Last edited by Vsevolod; 27-Sep-2016 at 18:15. Reason: Added another example

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    #2

    Re: Argument VS Adjunct

    Quote Originally Posted by Vsevolod View Post
    Adjunct is said to be optional;, that is, its omision will not change the meaning of the predicate. At the same time, the argument of the sentence is a mandatory syntactic unit that completes the meaning of the predicate.
    Until a moment ago, I didn't know an adjunct from a hole in the wall. Since I see no other answer at present, I'll go out on a limb. A definition I just read says:
    Adjuncts are parts of a sentence that are used to elaborate on or modify other words or phrases in a sentence. Along with complements, subjects, verbs, and objects, adjuncts are one of the five main components of the structure of clauses. A distinguishing feature of adjuncts is that their removal from sentences does not alter the grammatical integrity and correctness of the sentence. In other words, adjuncts expand on the word or phrase that they are modifying, but their presence in sentences is not needed for the sentence to stand alone. Nouns, adjectives, and adverbs can all be adjuncts.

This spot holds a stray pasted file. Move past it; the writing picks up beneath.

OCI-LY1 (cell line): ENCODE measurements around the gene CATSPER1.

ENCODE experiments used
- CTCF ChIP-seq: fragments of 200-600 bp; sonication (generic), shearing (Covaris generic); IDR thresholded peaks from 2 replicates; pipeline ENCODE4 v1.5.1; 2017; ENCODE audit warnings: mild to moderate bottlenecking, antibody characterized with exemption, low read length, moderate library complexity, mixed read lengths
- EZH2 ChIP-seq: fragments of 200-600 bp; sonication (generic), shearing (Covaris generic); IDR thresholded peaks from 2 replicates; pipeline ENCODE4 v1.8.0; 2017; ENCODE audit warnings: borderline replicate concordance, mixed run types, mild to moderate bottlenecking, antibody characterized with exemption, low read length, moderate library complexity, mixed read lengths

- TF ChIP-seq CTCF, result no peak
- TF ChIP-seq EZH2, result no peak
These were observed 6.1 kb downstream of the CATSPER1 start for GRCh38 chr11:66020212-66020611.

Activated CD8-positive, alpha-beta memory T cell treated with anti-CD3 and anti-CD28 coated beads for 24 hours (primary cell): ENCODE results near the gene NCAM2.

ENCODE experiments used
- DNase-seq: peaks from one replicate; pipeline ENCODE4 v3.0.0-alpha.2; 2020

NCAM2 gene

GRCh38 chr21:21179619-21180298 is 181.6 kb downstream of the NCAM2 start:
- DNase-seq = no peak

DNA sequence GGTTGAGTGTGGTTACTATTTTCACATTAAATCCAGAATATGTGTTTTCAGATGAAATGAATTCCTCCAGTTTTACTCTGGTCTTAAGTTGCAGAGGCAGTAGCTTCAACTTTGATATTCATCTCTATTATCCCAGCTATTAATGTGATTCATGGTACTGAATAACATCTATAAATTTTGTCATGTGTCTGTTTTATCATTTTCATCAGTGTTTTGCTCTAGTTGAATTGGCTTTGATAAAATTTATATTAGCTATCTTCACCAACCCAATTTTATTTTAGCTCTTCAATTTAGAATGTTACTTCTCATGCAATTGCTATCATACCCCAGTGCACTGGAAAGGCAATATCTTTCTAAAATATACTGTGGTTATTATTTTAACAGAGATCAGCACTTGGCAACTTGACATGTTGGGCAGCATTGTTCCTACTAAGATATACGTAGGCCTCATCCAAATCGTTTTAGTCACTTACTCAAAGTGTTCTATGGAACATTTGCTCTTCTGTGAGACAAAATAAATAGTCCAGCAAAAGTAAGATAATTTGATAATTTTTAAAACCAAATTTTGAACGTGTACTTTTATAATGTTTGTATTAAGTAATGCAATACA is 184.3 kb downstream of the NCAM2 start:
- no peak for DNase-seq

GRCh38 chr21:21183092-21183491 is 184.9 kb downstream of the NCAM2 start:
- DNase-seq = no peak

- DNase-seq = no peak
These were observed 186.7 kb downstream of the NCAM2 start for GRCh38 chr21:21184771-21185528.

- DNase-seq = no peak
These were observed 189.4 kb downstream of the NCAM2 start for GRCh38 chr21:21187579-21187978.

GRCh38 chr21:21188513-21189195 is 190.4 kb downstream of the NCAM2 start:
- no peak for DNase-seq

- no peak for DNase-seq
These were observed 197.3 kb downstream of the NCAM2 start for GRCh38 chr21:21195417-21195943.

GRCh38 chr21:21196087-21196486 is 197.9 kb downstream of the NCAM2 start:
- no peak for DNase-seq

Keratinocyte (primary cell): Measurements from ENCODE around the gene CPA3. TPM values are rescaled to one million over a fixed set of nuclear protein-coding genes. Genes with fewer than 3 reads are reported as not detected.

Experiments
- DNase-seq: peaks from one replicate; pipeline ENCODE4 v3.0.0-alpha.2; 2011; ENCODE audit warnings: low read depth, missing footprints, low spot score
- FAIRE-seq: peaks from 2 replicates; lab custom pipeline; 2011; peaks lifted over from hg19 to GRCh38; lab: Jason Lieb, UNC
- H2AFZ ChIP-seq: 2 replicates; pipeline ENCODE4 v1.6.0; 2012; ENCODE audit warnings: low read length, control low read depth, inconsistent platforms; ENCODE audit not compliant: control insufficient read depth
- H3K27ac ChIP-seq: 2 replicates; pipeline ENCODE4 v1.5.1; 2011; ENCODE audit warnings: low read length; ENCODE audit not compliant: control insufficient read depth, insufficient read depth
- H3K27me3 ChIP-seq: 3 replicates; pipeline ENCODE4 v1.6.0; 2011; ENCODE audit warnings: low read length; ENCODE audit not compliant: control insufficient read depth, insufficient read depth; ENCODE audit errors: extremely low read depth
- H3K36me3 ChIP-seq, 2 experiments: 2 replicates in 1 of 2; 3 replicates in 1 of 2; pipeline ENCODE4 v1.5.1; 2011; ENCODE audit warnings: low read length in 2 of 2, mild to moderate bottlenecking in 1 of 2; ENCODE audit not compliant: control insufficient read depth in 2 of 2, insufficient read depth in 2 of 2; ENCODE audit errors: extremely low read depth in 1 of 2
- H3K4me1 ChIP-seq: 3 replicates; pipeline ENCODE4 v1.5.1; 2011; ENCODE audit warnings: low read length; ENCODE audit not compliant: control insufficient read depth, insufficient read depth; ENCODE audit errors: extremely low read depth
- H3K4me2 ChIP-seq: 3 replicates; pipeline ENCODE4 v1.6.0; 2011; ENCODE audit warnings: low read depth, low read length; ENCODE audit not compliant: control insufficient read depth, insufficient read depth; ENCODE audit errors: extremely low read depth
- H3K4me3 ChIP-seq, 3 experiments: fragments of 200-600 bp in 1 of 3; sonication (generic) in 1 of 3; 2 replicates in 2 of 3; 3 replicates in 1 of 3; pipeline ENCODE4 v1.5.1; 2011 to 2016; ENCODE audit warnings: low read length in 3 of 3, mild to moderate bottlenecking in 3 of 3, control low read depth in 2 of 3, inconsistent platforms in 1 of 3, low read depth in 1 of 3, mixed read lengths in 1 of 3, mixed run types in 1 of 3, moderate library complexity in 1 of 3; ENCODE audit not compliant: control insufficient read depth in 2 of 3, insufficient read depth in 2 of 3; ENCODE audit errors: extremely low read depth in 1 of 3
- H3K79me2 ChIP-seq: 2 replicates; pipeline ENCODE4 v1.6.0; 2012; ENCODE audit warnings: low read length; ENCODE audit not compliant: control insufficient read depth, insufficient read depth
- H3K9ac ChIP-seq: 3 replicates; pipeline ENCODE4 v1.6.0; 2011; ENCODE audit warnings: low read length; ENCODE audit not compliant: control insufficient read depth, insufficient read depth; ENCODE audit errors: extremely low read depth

Source: (Underlined emphasis mine)

    My question is what does the "meaning of the predicate" designates?
    Does it simply mean, that with the complement being ommited the predicate becomes ambiguous? Please, consider my reasoning below:

    Put the cheese back on the table. --> Should I put it on the table, in a purse or put it on as a hat and wear it to work?

    Here, "back" appears to "complete" the meaning of the verb "put", whereas "on the table" can be omitted, because it doesn' affect the predicate in any way, and therefore can be thought of as structurally dispensable.